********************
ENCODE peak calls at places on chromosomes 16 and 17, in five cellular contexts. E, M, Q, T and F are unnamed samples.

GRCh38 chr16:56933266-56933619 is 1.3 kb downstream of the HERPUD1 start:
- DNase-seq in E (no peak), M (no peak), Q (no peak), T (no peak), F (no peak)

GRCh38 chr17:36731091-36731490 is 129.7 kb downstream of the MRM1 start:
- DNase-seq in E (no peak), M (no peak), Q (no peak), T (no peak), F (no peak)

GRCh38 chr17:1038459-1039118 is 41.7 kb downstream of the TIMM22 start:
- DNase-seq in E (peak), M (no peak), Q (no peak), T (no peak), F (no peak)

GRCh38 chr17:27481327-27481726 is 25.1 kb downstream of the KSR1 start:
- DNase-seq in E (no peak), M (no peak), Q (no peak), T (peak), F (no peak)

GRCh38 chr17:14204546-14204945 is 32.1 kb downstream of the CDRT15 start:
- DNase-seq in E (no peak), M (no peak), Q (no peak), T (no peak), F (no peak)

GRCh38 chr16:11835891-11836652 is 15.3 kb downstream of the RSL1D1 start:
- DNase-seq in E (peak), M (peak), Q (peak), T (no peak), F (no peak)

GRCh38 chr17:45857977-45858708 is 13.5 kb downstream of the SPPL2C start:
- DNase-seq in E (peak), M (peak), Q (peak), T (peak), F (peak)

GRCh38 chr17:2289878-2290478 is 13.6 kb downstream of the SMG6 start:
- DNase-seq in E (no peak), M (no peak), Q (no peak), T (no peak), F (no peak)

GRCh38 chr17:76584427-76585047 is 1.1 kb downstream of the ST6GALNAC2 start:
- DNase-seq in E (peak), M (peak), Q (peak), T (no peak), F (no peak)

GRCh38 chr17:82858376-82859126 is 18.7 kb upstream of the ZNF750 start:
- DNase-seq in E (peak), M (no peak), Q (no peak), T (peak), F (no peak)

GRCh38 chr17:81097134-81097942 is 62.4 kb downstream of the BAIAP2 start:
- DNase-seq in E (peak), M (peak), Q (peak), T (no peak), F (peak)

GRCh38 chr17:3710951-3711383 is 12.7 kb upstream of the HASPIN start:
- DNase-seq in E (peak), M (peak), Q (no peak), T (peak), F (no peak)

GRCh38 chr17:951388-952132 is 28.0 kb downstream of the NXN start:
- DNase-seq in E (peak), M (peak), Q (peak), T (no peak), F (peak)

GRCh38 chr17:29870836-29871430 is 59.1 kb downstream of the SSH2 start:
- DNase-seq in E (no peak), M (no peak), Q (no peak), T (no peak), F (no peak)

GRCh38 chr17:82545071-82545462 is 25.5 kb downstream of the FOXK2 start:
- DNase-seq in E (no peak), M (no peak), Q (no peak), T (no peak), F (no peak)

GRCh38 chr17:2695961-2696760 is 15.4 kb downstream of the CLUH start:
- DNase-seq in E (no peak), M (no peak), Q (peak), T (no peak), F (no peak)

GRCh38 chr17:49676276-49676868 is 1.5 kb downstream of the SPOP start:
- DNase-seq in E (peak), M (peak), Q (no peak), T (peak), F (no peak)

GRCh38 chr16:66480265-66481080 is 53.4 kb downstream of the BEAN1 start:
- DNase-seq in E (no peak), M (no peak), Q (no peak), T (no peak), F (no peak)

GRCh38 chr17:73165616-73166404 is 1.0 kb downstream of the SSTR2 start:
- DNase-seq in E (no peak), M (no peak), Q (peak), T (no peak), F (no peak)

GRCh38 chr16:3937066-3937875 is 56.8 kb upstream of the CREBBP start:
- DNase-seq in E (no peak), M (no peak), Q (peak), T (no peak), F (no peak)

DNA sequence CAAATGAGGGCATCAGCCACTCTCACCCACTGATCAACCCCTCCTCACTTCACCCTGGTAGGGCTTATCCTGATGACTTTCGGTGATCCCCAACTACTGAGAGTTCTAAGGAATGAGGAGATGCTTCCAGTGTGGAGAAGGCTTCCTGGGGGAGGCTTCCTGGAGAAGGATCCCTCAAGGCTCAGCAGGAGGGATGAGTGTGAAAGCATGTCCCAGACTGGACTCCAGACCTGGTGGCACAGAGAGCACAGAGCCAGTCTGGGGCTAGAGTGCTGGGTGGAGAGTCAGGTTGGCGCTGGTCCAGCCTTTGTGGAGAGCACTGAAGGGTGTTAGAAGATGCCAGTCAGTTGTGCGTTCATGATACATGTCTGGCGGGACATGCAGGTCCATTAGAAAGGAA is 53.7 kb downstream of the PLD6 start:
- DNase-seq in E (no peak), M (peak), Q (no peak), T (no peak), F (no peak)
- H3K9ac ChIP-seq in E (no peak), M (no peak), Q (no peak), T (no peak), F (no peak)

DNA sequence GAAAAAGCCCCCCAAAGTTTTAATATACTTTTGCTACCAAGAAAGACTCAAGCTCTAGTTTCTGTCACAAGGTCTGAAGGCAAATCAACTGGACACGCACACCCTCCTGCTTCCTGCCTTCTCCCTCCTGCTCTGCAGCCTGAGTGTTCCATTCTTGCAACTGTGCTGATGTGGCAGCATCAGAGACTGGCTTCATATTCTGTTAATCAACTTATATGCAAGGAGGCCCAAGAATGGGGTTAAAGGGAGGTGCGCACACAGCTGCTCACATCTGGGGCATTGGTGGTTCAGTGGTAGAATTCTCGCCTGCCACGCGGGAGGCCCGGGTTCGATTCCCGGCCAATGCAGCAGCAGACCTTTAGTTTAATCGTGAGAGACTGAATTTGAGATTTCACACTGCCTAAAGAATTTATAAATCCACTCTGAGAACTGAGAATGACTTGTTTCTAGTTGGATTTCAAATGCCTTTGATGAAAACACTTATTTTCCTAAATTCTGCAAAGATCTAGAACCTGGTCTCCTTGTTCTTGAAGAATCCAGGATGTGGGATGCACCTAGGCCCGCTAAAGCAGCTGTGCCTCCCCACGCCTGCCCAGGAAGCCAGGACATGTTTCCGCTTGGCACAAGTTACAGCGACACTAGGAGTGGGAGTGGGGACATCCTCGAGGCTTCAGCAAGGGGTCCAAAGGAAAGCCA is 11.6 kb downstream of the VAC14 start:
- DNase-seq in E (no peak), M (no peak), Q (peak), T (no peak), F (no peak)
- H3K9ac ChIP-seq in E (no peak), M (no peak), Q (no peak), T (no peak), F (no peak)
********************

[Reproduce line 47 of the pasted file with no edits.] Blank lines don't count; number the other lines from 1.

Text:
- H3K9ac ChIP-seq in E (no peak), M (no peak), Q (no peak), T (no peak), F (no peak)